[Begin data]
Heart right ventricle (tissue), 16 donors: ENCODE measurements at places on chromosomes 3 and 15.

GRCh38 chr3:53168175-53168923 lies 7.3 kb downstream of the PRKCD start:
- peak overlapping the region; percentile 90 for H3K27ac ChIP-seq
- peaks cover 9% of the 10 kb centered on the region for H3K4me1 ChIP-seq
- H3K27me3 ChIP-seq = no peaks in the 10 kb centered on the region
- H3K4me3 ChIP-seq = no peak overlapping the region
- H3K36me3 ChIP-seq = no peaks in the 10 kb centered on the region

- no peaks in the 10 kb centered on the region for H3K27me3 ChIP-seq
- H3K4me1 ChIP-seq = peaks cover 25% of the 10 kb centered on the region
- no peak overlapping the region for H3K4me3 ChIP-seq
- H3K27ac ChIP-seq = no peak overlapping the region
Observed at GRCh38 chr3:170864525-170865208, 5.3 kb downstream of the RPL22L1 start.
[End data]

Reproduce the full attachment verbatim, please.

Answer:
Heart right ventricle (tissue), 16 donors: ENCODE measurements at places on chromosomes 3 and 15.

GRCh38 chr3:53168175-53168923 lies 7.3 kb downstream of the PRKCD start:
- peak overlapping the region; percentile 90 for H3K27ac ChIP-seq
- peaks cover 9% of the 10 kb centered on the region for H3K4me1 ChIP-seq
- H3K27me3 ChIP-seq = no peaks in the 10 kb centered on the region
- H3K4me3 ChIP-seq = no peak overlapping the region
- H3K36me3 ChIP-seq = no peaks in the 10 kb centered on the region

- no peaks in the 10 kb centered on the region for H3K27me3 ChIP-seq
- H3K4me1 ChIP-seq = peaks cover 25% of the 10 kb centered on the region
- no peak overlapping the region for H3K4me3 ChIP-seq
- H3K27ac ChIP-seq = no peak overlapping the region
Observed at GRCh38 chr3:170864525-170865208, 5.3 kb downstream of the RPL22L1 start.